A Look at Just a Few Women and Their Work in the Greatest Public Health Achievement of All Time

March 26, 2024

IC Blog, Resource, & Event Entry Featured Images (25)

It’s no secret, vaccines are a powerhouse in protecting public health. In fact, vaccines prevent 4-5 million deaths worldwide each year! What’s lesser known is the powerhouse role women have played in the history of vaccine development, administration, and uptake. Women have been instrumental in what is largely considered the greatest public health achievement of all time. This Women’s History Month, let’s take a look at just a few:

Lady Mary Wortley Montagu

Lady Mary Wortley Montagu, who lived from 1689 to 1762, was a British author and poet. Her husband served as the British ambassador to Turkey. It was in Turkey where Montagu noticed women who seemed to evade smallpox, lacking the telltale scars from infection on their skin. She learned from them the practice of inoculation, which involved making small cuts in the skin and placing small amounts of liquid infected with smallpox in the cuts. She even inoculated her son while there. In 1721 upon returning to Britain, there was a severe smallpox outbreak. She inoculated her daughter and shared the practice with physicians. Word spread, and others also successfully inoculated their own children. However, not unlike today, she found herself amid misinformation about the practice of inoculation and was ridiculed. She did not know it at the time, but the practice she brought from Turkey would be key to Edward Jenner’s smallpox vaccine 75 years later. Jenner, who was inoculated as a child with this method, recognized that dairymaids who contracted cowpox seemed to be immune from smallpox. Hypothesizing that the two illnesses were related, Jenner employed the same method Montagu brought from Turkey using fluid from cowpox to inoculate people against smallpox. It is much thanks to Montagu that Jenner developed the smallpox vaccine. Today, people no longer get smallpox; it is the only disease to have been successfully eradicated from the globe.

Henrietta Lacks

At age 31 in the early 1950s, Henrietta Lacks sought care for what was diagnosed as cervical cancer. She received treatment at Johns Hopkins Hospital – one of the only places that would treat Black people during that time. During her treatment, doctors took samples of her cells without her or her family’s knowledge; consent was not required at that time. While Lacks died shortly after her diagnosis, her cells had a unique ability to survive and reproduce. Applied in the development of the polio vaccine, genetic mapping, cancer research, and even COVID-19 vaccines, the cells have proven key to many modern medical innovations. They continue to be used today and are known as “HeLa” cells.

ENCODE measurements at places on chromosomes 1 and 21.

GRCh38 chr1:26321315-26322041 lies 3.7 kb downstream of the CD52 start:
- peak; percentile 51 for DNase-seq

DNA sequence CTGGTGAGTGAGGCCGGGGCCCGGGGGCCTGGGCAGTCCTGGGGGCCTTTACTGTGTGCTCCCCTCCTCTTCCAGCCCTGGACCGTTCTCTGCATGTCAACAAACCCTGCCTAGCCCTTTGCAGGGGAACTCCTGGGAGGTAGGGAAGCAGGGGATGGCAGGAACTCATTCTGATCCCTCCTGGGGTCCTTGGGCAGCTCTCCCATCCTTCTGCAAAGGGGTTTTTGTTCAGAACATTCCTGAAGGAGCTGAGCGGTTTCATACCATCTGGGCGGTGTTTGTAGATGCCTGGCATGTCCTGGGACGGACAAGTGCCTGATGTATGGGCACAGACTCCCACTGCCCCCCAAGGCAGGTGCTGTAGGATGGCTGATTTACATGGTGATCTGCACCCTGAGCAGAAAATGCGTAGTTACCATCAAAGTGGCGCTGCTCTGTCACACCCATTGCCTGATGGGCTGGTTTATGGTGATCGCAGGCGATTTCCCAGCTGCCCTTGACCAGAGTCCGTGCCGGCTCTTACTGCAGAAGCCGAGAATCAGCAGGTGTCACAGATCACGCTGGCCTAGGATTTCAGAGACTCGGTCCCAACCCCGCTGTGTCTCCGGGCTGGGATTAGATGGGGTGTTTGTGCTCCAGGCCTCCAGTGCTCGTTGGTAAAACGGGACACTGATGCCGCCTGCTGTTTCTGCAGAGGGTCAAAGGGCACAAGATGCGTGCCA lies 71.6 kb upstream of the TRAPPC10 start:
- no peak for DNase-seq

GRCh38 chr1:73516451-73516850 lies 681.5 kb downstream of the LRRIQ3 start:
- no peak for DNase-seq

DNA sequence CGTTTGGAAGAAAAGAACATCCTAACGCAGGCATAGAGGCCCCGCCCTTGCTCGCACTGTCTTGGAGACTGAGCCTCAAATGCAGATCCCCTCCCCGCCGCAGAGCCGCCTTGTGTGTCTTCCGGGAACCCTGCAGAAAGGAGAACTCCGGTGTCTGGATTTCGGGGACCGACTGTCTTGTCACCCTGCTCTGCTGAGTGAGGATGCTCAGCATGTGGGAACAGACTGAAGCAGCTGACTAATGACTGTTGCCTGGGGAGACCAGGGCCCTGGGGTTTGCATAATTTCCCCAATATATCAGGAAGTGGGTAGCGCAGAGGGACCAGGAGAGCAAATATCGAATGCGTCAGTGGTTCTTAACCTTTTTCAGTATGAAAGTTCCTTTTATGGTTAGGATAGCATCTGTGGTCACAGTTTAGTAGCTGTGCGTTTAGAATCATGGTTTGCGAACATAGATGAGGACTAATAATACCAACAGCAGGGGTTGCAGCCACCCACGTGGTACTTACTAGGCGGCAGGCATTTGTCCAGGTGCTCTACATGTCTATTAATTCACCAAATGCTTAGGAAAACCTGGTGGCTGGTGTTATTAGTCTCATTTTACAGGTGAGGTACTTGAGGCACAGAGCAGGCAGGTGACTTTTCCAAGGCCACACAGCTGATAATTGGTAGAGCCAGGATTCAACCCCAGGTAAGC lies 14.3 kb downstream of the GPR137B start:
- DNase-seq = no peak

Rosalynn Carter and Betty Bumpers

After having worked to increase vaccination uptake in Georgia and Arkansas, respectively, Former First Lady, Rosalynn Carter, and Former First Lady of Arkansas, Betty Bumpers joined together in 1991 amid a measles outbreak in the U.S. to form Every Child By Two (now known as Vaccinate Your Family). The two women traveled across the country to help bolster vaccination uptake nationally and help build immunization coalitions across the U.S. Bumpers and Carter are responsible for laws mandating school immunizations, and the coalitions they helped form positively impact pro-vaccination policies nationwide. Policies promoting immunization uptake and state vaccination requirements for school entry safeguard both students and faculty alike in an environment where the likelihood for disease transmission is high.

Kizzmekia Corbett-Helaire, PhD

When the COVID-19 pandemic broke amid a race against time and a mounting death toll, Dr. Kizzmekia Corbett-Helaire and her team at the National Institute of Health would spend countless hours developing what would become the Moderna mRNA vaccine. Having studied coronaviruses for over five years, Corbett-Helaire built on her previous research which determined spike proteins to be the key to coronavirus vaccines. Aside from this work, Corbett-Helaire stands as a role model for other aspiring women of color, allowing them to see themselves as leaders in the field of science.  

This list includes just a few of the countless women who have made a difference in the vaccine world. We could never include them all in just one blog post! Immunize Colorado celebrates all the women involved in elevating the essential role vaccines play in preventing illness and promoting healthy communities in Colorado and beyond! To learn more about the roles women have played in vaccine history, check out The women who made modern vaccines work and Vaccines and Women’s History Month.

Immunize Colorado was formed in 1991 in response to alarmingly low vaccination rates across the state. At the time, only about 50% of Colorado’s children were adequately vaccinated. A group of physicians and other concerned individuals came together to strategize how to protect Coloradans from vaccine-preventable diseases and increase vaccine uptake. Much work remains. Discover ways to support our commitment to healthy Colorado communities or make a donation today!

Immunize Colorado